Ben Hogan Golf adds GS53 Max to driver lineup for higher launching, more forgiving option
The Ben Hogan GS53 Max driver adds a second model to the company’s lineup that operates at the other end of the driver design space from its current GS53 model—and that side likely is where most of the golfing universe might reside.
While the original GS53 is a slightly compact head (445 cubic centimeters) with a more forward center of gravity, the GS53 Max is a full 460cc head that uses multiple materials, including a carbon composite crown and a tungsten rear weight, to position as much mass low and deep within the head to increase launch and forgiveness.
“We’re able to position the center of mass so that we maximize launch while decreasing the amount of ball spin,” said Scott White, CEO, Ben Hogan Golf Company. “This provides a higher ball flight—especially for players who don’t have Tour-caliber clubhead speeds —for increased carry and roll out.“
You are using an unsupported version of Internet Explorer. Please upgrade to Internet Explorer 11 or use a different web browser.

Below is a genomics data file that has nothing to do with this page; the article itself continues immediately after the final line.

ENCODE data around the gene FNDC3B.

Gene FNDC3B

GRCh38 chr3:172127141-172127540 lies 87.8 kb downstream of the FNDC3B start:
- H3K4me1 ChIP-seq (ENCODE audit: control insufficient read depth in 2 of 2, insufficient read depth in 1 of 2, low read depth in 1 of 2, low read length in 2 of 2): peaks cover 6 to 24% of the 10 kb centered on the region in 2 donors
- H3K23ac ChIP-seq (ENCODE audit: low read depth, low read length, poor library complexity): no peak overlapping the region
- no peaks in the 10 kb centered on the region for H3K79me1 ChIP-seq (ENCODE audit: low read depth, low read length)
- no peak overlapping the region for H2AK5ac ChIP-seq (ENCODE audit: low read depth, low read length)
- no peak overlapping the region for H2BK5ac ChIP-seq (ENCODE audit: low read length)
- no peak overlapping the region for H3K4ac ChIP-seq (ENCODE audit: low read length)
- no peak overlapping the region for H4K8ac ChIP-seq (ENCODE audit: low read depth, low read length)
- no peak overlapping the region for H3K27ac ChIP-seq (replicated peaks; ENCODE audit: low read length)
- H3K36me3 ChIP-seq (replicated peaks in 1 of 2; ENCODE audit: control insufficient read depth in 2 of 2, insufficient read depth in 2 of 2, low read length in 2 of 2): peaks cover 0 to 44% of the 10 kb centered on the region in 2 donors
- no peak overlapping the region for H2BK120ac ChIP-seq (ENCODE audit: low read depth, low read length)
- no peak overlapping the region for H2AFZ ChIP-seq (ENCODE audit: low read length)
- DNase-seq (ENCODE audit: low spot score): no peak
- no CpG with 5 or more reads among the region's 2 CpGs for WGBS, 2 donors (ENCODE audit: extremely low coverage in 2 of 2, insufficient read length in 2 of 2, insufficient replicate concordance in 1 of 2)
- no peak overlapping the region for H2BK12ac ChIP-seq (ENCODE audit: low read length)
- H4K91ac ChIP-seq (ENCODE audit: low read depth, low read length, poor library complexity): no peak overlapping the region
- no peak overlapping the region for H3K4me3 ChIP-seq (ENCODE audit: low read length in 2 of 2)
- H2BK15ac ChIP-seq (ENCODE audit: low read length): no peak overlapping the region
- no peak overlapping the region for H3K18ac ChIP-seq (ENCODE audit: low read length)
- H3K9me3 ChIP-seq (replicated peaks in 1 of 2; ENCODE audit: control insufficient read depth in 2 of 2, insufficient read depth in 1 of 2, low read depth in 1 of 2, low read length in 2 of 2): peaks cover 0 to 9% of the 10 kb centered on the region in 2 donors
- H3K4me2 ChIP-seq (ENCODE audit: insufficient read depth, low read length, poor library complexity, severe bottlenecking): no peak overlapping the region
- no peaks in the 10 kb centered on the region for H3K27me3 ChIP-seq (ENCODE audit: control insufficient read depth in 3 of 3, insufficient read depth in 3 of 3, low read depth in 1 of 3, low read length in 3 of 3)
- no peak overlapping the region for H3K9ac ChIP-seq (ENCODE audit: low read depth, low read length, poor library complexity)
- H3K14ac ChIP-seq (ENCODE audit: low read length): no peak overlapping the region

Right now, the average clubhead speed on the PGA Tour is about 114 miles per hour. According to research by Foresight Sports, makers of the GC Quad launch monitor, the swing speed of the average male golfer is a good 20 miles per hour less than that, or around 90-95 miles per hour. It’s also no stretch to say average golfers use a whole lot more of the off-center area of the clubface, too. That’s where the GS53 Max is focused.
White says the GS53 Max features an 11 percent taller and 22 percent larger face compared to the GS53. The rear tungsten screw weight (approximately 10-12 grams) adds mass to the perimeter for more stability on off-center hits, as well.
The GS53 Max features a 6-4 titanium alloy face with variable thickness, while the body is made of lighter density 8-1-1 titanium.
The benefits of the lightweight composite crown in terms of freeing up weight for a more forgiving center of gravity location are obvious. The challenge is getting the sound right, given the way carbon composite can soften the volume of impact.
“A lot of time was spent on this acoustic tuning,” White said. “It was accomplished via a combination of many elements, including the design of the joint between the crown and frame and by honing in on the proper thicknesses of each structural element.”
The GS53 Max is offered in 9- and 10.5-degree models and features an eight-way adjustable hosel that allows users to change loft by plus or minus one degree and change face/lie angle to better attack typical left or right misses. It is available now through the company’s website ($355) with three standard shaft options (Project X HZRDUS Smoke Black for low trajectory, Mitsubishi Tensei CK Blue for a mid trajectory, lightweight UST Mamiya Helium for high trajectory).